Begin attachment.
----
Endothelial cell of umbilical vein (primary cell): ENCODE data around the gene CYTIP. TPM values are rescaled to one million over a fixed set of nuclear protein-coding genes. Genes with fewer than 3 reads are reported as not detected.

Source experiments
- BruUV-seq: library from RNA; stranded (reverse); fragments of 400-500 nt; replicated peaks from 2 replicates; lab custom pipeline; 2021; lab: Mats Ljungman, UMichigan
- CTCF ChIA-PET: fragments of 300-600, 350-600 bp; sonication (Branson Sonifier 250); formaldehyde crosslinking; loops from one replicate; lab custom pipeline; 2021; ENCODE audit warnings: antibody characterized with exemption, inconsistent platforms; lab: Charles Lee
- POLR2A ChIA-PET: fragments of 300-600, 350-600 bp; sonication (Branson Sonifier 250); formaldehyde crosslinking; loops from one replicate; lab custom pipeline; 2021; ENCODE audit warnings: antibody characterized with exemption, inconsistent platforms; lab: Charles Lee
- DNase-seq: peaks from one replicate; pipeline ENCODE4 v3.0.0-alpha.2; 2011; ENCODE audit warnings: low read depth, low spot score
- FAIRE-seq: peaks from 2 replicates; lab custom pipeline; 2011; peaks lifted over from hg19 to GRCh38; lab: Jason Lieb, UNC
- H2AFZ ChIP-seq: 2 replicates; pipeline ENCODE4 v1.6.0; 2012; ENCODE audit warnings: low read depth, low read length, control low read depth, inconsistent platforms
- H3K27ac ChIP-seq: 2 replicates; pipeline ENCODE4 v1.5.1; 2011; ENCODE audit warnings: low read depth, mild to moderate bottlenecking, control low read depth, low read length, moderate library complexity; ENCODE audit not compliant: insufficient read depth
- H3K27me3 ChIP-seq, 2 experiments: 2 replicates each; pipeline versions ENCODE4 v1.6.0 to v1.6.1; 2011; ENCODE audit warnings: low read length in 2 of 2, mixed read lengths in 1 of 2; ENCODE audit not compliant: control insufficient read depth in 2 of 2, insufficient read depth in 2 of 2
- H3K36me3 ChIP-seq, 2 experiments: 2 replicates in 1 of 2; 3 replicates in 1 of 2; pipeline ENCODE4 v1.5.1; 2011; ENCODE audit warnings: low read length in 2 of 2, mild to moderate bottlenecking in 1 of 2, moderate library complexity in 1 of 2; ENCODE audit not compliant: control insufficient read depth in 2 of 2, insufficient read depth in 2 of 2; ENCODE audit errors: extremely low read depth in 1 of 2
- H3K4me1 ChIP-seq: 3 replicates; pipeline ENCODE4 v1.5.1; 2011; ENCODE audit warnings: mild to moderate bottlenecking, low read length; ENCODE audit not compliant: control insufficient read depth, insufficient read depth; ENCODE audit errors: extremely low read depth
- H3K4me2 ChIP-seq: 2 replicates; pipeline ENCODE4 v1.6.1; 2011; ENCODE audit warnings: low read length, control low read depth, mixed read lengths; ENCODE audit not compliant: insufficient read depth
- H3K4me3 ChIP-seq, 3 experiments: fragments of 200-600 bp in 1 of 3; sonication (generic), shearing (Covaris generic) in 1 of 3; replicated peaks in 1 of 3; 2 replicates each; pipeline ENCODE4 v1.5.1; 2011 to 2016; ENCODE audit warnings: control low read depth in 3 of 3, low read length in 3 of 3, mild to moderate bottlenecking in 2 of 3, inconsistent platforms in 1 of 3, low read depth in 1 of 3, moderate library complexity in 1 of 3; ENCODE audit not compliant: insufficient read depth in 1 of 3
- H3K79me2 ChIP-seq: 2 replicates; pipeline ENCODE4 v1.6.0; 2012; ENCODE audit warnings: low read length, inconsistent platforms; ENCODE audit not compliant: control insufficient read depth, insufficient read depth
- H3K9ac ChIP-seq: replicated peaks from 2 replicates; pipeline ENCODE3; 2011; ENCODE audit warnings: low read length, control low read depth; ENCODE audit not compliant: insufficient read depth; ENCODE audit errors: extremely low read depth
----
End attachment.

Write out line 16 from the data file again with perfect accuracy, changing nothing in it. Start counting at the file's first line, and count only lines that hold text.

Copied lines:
- H3K9ac ChIP-seq: replicated peaks from 2 replicates; pipeline ENCODE3; 2011; ENCODE audit warnings: low read length, control low read depth; ENCODE audit not compliant: insufficient read depth; ENCODE audit errors: extremely low read depth